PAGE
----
The Influence of Tax Culture in Improving the Tax Compliance

  • Stevan Gaber
  • Ilija Gruevski


After decade of sluggish growth in many countries caused by the economic crises, governments inclined towards expansive fiscal policy expressed through decrease in tax rates and increase in public spending. The serious expansion followed by broad and diversified fiscal measures in public spending come to an end. Most developing countries build a higher ratio of debt to GDP that influenced on fiscal policy. The focus now is on the revenue side or exactly on tax revenues. These revenues become necessary for governments, because they impact the poverty, invest in projects that impact on the development, provide public services and the most important they build the infrastructure for long term growth. Furthermore, most of the developing countries face serious problems described through small tax base, large informal economy, weak government institutions, untruthful and corruptive administration, low levels of GDP per capita, low level of domestic savings, low levels of domestic investments, and as usually follows high rates of tax evasions by elites. All these factors were the reasons why many countries in the past inclined towards external sources for funding the government expenditures. But now we have announcements by many countries towards changes in the tax regimes with intention to impact the domestic sources of funding. That kind of action from the left governments triggered serious displeasure especially in small developing countries, which until now were used to use flat tax rates. These shift in tax policy opened one intriguing question about tax compliance, which is inevitably correlated with the concept of tax culture. This concept is new, and its main goal is to comprehend people’s behavior in fulfillment of their obligations towards the government.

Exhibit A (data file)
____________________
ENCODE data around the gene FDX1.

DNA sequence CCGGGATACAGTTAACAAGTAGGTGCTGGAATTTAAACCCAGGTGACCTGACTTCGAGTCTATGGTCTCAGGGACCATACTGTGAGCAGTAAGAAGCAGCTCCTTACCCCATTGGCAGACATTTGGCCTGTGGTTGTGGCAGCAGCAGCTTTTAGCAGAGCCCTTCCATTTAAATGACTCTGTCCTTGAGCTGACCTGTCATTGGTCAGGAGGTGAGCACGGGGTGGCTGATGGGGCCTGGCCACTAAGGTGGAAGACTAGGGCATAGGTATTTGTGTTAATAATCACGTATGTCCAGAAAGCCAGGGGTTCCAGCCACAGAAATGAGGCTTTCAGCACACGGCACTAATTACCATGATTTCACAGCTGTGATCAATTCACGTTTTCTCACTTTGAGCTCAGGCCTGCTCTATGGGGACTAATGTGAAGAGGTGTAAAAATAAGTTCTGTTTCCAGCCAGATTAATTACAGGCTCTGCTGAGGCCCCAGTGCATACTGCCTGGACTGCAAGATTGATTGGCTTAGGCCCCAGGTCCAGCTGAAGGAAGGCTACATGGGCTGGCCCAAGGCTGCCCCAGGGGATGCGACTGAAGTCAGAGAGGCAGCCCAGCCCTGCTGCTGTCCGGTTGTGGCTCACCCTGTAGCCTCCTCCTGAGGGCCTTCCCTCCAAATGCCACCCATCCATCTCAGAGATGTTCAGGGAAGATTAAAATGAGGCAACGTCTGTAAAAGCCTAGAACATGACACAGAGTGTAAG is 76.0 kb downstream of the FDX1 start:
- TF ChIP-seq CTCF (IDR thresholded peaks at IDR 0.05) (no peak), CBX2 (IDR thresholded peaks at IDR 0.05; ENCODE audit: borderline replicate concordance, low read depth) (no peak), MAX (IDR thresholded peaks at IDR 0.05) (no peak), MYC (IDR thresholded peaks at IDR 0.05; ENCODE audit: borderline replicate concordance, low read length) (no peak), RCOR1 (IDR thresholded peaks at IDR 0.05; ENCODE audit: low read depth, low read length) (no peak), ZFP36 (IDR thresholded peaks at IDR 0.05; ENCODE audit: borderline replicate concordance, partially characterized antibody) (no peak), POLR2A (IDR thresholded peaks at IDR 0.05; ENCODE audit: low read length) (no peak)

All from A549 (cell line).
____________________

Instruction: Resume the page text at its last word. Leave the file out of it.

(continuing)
Keywords  Tax culture, tax compliance, tax discipline, tax morale, tax revenues.


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Economics (Microeconomics, Macroeconomics, International Economics)